Special Programs

There are many programs MOCA execute, but a few are:

  • Jazz at MOCA: held every last Friday for each month at 8pm.
  • MOCA MINIMAKERS:  Kids tour MOCA exhibitions and learn about the elements of art by painting, drawing and sculpting in the style of renowned artists. Free admission.
  • Sunday Stories: Kids storytelling. Every first Sunday of every month.
  • Outreach:

Women on the Rise: This is a unique gender outreach program presented to adolescents from 12 to 18, serving the social justice organization such as the Urgent Inc. and Thelma Gibson Health Initiative, by contemporary artists such as Ana Mendieta and Carrie Mae Weems.

Art Corps: Art Corps is the MOCA’s new program of access to contemporary art for youth and young adult people and using self-expression as a tool to increase engagement and motivation.

Heart to Heart: Through collaborations with the Jewish Community Services (JCS) through North Miami and in the Miami-Dade County Exceptional Student Education (ESE), MOCA is actively working with children, young people and adults who experience mental and physical challenges.

Visitor’s Interview

Whats your name?

Visitor: Stephanie Aristide

Is this your first time here?

Visitor: No, I visit occasionally when there’s new exhibitions.

Do you live close to MOCA?

Visitor: Yes, Just 20 minutes away.

Why do you like MOCA?

Visitor: The diversity of each artist they show for each exhibition and the Haitian culture.

Employee Interview (Portrait)

Whats your name?

Amanda Covach

What’s your job?

Curator of Education

Do you like working at MOCA?

Yes, I do

Why do you think your job is so important?

Employee: I like working with kids and giving them the opportunity of experiencing contemporary art and seeing them smile makes me happy. So, making kids happy.

Which artist that have been displayed is your favorite?

Employee: I have so many I do not think I can say, but the new exhibition is really nice.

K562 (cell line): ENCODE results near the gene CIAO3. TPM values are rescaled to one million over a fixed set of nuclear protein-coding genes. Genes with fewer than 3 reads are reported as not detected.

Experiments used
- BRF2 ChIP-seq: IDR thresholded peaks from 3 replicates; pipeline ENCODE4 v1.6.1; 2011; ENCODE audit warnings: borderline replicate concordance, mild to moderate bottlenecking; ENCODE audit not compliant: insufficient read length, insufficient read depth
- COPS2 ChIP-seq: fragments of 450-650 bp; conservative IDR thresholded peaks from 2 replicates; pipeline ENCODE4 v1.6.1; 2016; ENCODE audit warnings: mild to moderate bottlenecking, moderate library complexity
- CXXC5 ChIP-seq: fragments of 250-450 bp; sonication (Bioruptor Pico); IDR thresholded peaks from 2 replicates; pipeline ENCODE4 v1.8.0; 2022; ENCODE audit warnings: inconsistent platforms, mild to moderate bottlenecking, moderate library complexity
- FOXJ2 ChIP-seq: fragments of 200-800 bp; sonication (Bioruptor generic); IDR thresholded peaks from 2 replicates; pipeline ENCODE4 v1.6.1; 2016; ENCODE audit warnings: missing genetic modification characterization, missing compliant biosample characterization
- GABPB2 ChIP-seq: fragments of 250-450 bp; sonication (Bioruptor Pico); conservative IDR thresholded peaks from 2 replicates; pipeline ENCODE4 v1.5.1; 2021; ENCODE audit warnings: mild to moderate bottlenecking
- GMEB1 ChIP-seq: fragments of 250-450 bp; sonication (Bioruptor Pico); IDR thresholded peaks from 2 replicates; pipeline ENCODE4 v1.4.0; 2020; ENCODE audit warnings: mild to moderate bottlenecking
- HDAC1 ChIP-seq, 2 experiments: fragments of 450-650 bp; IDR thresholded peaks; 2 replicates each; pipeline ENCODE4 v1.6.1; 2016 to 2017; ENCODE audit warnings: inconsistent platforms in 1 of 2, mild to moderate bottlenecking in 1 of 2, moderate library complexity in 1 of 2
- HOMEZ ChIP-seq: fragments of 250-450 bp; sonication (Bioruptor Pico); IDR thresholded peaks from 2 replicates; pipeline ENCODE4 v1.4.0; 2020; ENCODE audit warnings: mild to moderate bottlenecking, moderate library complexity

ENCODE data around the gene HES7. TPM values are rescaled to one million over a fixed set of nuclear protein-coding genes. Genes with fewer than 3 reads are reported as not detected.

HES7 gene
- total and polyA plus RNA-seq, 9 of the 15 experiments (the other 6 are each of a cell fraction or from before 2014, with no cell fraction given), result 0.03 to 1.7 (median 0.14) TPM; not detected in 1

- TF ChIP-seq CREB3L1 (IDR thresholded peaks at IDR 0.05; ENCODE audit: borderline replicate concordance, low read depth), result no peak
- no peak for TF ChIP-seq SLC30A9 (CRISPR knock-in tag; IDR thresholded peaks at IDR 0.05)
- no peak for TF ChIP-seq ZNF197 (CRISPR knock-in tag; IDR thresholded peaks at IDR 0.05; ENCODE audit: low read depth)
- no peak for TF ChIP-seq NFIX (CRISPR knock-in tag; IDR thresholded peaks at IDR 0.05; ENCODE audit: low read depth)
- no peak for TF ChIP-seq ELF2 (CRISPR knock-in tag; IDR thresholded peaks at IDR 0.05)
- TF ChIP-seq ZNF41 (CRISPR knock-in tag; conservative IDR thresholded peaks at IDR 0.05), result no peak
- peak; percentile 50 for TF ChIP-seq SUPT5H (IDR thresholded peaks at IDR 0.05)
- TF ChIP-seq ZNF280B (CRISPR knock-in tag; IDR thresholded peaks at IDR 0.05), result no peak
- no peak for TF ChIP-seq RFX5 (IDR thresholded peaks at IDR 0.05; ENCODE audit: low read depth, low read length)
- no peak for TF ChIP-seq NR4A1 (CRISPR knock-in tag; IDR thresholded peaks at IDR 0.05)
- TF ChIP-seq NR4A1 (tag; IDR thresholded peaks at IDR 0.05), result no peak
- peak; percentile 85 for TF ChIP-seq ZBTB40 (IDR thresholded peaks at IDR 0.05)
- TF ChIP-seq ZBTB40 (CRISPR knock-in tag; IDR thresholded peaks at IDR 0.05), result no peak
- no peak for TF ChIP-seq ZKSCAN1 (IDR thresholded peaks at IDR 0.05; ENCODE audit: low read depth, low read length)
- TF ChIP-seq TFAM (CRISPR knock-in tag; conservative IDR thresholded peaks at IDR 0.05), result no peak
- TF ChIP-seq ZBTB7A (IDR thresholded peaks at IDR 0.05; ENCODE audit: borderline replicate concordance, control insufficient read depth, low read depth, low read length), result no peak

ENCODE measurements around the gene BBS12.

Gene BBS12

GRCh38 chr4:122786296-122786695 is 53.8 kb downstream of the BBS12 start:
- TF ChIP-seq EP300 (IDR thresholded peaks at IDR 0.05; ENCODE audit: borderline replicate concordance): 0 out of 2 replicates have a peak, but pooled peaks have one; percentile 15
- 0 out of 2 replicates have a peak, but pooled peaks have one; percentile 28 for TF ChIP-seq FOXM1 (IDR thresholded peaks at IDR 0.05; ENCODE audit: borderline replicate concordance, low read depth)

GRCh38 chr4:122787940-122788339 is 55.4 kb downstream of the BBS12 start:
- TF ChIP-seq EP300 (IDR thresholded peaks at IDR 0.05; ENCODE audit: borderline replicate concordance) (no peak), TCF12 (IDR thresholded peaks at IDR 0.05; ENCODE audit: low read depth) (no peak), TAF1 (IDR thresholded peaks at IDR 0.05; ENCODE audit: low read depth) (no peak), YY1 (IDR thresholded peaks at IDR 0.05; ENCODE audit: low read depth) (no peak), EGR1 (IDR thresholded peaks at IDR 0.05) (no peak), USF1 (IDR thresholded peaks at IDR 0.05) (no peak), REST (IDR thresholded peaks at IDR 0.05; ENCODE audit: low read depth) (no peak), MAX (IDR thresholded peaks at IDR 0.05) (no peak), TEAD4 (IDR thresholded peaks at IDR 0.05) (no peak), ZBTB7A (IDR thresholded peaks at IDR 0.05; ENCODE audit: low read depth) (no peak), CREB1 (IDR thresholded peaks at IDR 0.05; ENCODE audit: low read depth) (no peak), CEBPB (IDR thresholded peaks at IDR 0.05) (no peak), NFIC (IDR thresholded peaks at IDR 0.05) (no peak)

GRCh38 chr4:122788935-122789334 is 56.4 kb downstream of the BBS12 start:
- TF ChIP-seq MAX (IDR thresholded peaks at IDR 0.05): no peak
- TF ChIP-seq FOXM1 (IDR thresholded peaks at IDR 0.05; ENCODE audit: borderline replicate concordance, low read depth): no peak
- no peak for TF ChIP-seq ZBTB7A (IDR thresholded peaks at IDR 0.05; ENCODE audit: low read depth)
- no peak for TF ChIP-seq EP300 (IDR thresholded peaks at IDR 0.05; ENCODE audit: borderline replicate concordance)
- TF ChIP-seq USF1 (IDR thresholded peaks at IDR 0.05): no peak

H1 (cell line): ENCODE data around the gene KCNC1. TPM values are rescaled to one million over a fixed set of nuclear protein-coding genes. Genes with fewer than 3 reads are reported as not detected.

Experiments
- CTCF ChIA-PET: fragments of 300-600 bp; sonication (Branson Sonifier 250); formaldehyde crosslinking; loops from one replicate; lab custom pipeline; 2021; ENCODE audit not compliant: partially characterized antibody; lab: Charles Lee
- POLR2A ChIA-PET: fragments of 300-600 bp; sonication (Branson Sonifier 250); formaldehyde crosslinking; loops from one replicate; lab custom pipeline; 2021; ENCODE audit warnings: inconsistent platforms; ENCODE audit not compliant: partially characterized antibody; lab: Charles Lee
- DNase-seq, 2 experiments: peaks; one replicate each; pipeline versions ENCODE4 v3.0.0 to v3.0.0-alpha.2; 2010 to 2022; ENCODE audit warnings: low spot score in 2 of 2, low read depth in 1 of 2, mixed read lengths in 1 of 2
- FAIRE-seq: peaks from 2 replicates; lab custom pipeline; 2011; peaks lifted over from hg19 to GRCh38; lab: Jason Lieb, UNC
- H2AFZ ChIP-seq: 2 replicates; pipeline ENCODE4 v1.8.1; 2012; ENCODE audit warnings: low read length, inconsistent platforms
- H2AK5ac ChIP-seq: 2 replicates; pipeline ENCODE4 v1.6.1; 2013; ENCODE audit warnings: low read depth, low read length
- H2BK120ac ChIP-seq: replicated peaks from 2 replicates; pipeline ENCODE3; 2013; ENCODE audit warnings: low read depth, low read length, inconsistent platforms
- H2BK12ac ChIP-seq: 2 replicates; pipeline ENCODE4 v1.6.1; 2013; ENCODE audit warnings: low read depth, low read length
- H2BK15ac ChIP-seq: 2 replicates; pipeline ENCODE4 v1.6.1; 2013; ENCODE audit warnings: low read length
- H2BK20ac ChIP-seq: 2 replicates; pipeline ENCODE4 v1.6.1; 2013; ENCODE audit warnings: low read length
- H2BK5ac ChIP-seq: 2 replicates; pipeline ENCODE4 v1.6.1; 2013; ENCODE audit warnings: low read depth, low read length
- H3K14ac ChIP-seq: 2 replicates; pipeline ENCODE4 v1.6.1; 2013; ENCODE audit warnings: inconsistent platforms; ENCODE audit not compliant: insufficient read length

Visiting MOCA was really pleasurable and I am glad I waited until the opening of the new exhibition to witness unique contemporary art that I found so fascinating. I also found my new favorite artist, which is Cecilia Vicuna. What I really love about MOCA is its size and location, it is not overwhelming, and the exhibitions were very minimal but still interesting. The location of MOCA is very convenient for workers, school children and visitors out of the city as it is located right in the center of everything.  The environment is extremely welcoming and family friendly. I would spend a day with my family there and walk over to Crème Café which is a 2-minute walk from the museum. This works well for MOCA because more family would visit and participate in special events they have for kids and adults. What also works for MOCA are the programs and events they have for everyone in the community. When I had volunteered at MOCA I learnt of the Teen Art Force which takes place weekly. This keeps young people active in the museum and also bring in more funding.  I loved everything about MOCA, however one thing that does not work for it is the lack of parking around the area and available areas are a long walking distance. Hopefully, parking space can be made a priority for the future and after it would a well-established art museum.


Cossin, Daniel. 26 Sep 2018.

Google images.

Art Society Conflict: Rebeka Josil

My name is Rebeka Josil and I’m currently a Junior, majoring in Biology. I have hopes of attending Medical School in the future. I love learning about different cultures through art and whenever I get the chance, I visit museums. I also love travelling and spending time with family, but one of my favorite hobbies is going camping. I believe the world’s greatest art is nature and it’s better to experience going outdoors.

Art Society Conflict “Norton as Text” – Rebeka Josil